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I've been passed over for promotion -- now what? Mark Swartz, M.B.A. M.Ed.

About the Author

Mark Swartz, MBA, M.Ed., is Canada's Career Activist. His insights reach millions yearly as the Workopolis.com Career Advisor, as author of the best seller "Get Wired, You're Hired," also as a professional speaker and coach on career/work issues. A former Toronto Star careers columnist, Mark's advice is forthright and practical. For Canada's biggest directory of free career articles, and for personalized coaching, please visit www.CareerActivist.com.

Mark Swartz
Thursday, October 25, 2007


I've been passed over for promotion -- now what?

Q: I am so -- off! My boss, who I've been loyal to for years, went and gave the promotion I've been expecting (I've been telling my husband and kids about it for weeks) to someone else, someone not even in our own department. If you ask me, it's pure favouritism. Everyone at work thinks I should have got the nod. It seems everyone's whispering about it.

Now I don't know what to do. I feel so humiliated. I wish I could tell my boss how awful she's made me feel. I do need this job but maybe I should just up and quit. That'd show her. So what do you think?

Name withheld by request, Halifax, Nova Scotia
Dear Reader,

What a pain to get passed over like that. Especially when you've already announced an expectation of getting the nod to your family, and the people at work seem abuzz about it too. Your disappointment and resentment are very evident.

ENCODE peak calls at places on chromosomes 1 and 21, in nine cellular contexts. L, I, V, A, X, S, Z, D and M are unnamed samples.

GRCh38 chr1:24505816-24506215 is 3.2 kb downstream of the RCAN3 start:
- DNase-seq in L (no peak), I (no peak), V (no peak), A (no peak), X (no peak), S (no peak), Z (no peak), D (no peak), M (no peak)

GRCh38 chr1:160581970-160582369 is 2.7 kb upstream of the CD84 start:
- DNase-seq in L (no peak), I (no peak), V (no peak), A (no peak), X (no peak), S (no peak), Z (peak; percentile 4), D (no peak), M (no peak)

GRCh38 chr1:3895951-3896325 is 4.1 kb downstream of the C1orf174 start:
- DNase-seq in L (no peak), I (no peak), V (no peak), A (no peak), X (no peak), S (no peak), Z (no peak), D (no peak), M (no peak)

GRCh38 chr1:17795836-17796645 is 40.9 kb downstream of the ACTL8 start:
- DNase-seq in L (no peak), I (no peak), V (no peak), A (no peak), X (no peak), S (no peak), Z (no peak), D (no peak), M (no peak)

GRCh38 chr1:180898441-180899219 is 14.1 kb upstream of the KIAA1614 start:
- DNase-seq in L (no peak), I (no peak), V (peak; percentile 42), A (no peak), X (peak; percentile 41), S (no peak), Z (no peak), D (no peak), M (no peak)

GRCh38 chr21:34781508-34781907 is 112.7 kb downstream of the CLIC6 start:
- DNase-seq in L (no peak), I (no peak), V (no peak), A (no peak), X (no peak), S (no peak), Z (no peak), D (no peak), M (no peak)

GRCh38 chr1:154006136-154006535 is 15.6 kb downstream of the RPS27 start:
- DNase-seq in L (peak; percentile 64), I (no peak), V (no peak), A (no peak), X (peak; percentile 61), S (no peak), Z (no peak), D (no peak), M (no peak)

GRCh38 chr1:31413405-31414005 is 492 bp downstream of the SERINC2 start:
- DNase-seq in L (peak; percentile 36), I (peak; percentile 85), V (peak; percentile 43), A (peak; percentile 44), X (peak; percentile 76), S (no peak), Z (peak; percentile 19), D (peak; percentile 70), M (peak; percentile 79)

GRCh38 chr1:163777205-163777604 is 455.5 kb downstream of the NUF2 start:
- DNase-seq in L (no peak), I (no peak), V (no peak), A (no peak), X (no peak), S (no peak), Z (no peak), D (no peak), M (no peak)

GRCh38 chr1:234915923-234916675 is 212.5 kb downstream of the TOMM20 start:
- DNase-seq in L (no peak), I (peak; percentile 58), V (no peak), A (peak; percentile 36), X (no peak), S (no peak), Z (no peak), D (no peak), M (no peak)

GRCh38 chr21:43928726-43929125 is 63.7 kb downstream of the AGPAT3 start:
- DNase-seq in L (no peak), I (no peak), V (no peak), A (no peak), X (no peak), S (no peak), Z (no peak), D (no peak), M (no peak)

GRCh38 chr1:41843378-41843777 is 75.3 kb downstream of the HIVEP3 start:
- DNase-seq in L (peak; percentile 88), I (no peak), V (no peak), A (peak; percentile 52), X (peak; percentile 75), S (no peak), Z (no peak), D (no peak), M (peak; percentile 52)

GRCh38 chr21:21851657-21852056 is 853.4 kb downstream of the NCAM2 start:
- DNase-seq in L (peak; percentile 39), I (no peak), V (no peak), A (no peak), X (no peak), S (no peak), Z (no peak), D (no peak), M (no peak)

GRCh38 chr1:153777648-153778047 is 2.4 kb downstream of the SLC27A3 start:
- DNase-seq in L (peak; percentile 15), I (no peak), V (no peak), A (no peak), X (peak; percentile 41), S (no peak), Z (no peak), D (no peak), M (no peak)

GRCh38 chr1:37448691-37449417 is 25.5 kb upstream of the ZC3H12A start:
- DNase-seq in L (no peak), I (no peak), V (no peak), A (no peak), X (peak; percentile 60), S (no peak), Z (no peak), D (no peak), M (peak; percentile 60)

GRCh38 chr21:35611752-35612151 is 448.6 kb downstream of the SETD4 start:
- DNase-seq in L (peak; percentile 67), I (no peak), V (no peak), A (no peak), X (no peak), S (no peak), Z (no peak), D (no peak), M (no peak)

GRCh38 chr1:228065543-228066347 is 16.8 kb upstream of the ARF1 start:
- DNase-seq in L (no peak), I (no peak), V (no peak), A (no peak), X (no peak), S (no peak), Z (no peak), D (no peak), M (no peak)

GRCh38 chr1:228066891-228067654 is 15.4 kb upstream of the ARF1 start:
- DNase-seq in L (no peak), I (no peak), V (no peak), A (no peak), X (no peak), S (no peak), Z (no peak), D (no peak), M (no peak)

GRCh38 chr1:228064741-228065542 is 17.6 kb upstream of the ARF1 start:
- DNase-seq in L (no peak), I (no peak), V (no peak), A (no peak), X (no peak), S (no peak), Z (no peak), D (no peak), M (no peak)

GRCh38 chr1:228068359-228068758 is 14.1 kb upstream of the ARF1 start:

Which is why I want to jump right into outlining your options. You say that you wish you could have a chat with your boss. The question is, what would you hope to accomplish?

If, for instance, you truly do want to keep your job and minimize the potential of being let go, you may need to take a deep breath, put aside your immediate reactions for the time being, and think about how you can recover from this situation gracefully.

It's like when a bunch of politicians are running for the leadership of their party. Eventually only one of them wins. The remainders, if they want to stay in the party, must shake the hand of the winner, smile courageously in public, and profess their undying loyalty to the party (or in your case, to your employer). Then they do their grieving - and anger management activities - in private.

This means you might want to schedule that one on one with your boss a few days from now, when you've cooled down a bit. The overriding goal of this meeting would be to reassure her that you're fully committed to your current role, and that you respect the choice that's been made. If you can, you might restate your interest in being considered for upcoming promotions. And maybe, if your relationship with your boss has been generally good up till now, ask for a few suggestions on how to make sure you're the number one choice next time around.

I'd also advise you not to walk around sulking, or to engage in negative talk about your boss behind your back. This kind of thing has a nasty habit of coming back to bite you when you least want it to.

Will this repair the blow your ego has taken? Will it make you forget about being slighted?

Likely not.

But it's probably a whole lot better than blowing off steam by quitting out of anger, disqualifying yourself for Employment Insurance, then having to face new employers who may want to call your previous place of work for a reference.

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